Although global deaths caused by different types of cancer have been declining, managing this devastating disease remains challenging, particularly in our country Georgia, which is situated, approximately 1448 km from the site of the Chernobyl nuclear power plant accident, which occurred in 1986. Food products and manufactured goods were shared and distributed among those 15 republics including Georgia. All these factors contributed to the exposure of Georgians to low-dose radiation. A decade after the Chernobyl nuclear power plant accident, an increased incidence of hematological malignancies, including multiple myeloma (MM) was observed among people residing in the contaminated region. While the effects of radiation on DNA are widely studied, radiation can also damage RNA through alteration of RNA processing mechanisms. Our long-term interest includes, but is not limited to, understanding the broad effects of low-dose radiation on transcriptome changes through epigenetic mechanisms, including its effects on RNA splicing and its regulation. To achieve goals, scientific team will explore the effects of low doses of radiation on RNA splicing in GE Pts (Georgian patients with hematological malignancies multiple myeloma (MM)) for the following reasons: (1) an increased incidence of MM has been reported in the region affected by the Chernobyl accident; (2) their ongoing studies that monitor alterations in the transcriptome of patients with MM showed a significant impact of splicing alterations on the overall clinical outcome for these patients; and (3) the fundamental role of RNA splicing in human biology and its relevance in cancer are among the most unexpected and dramatic findings that have arisen from the cancer genome sequencing project. The hypothesis of this application is that Georgian MM patients (GE Pts) exposed to the Chernobyl accident may have acquired transcriptome changes through epigenetic alterations, with particular emphasis on altered RNA splicing. To test hypothesis: (1) scientific team will determine the RNA splicing signature in GE MM Pts and (2) identify the cause of altered splicing in these patients. In taking these approaches their studies will identify selective genetic alterations in GE MM Pts and will lead to the identification of novel biomarkers and drug targets, consequently providing unique therapeutic possibilities for these patients.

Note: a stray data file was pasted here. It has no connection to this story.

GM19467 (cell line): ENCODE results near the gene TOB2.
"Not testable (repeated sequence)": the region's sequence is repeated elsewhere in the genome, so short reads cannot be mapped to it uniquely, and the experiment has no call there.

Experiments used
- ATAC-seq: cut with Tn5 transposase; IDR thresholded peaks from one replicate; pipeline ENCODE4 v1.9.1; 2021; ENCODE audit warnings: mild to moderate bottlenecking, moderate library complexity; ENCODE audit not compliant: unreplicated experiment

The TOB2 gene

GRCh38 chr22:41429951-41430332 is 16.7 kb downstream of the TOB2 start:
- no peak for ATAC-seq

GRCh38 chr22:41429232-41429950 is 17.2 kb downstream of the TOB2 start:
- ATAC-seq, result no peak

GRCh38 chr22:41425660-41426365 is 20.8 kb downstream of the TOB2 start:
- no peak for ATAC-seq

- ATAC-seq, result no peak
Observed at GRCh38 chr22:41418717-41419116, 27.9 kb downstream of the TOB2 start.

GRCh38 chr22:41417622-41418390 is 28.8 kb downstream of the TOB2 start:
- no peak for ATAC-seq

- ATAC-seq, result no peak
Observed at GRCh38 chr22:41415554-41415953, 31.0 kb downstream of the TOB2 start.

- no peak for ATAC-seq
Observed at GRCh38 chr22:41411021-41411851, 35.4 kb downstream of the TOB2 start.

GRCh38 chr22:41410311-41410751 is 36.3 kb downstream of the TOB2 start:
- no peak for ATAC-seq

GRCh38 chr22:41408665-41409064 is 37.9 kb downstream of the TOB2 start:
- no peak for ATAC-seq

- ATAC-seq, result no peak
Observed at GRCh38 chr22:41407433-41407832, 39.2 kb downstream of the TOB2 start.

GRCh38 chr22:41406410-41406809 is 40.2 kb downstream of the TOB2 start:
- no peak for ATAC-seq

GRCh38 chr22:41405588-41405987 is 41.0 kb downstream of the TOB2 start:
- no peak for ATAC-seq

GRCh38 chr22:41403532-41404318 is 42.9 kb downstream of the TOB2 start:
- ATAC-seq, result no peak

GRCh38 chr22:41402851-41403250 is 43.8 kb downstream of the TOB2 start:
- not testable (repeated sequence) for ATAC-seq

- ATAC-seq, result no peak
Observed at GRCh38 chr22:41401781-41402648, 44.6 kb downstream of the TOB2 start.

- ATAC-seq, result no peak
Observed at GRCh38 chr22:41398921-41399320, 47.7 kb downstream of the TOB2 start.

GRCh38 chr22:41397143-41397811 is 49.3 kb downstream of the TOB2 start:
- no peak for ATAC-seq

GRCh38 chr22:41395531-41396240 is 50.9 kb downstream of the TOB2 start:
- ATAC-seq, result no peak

MoCa and IADL data correlation in individuals with mild cognitive impairment
Young Researcher:
Nino Shiukashvili
Montreal Cognitive Assessment (MoCA) test has been shown to be a reliable tool to detect mild cognitive impairment (MCI). In 2015 the indicated tool was translated in Georgian and the consequent validation was conducted (Janelidze, 2016). Besides, the randomized population study (N=1000) was conducted in order to estimate the prevalence of mild cognitive impairment (MCI) in Georgia (Nadareishvili, 2018). Based on this study, the prevalence of any MCI was 13.3% and it was widely associated with the age (>65), with the level of education, hypertension and diabetes. The main indicators are similar to studies in Europe and US. Besides, there are some studies underlying the positive correlation between Mild Cognitive Impairment (MCI) and Instrumental Activities of Daily Living (IADL) (Katrin Jekel, 2015). Based on these studies, IADL requiring higher neuropsychological functioning seem to be most severely affected in patients with MCI. A reliable identification of such deficits is necessary, as patients with MCI with IADL deficits seem to have a higher risk of converting to dementia than patients with MCI without IADL deficits.

Projects Funded in the Frames of 2019 Call of State Research Grants for Basic Research Results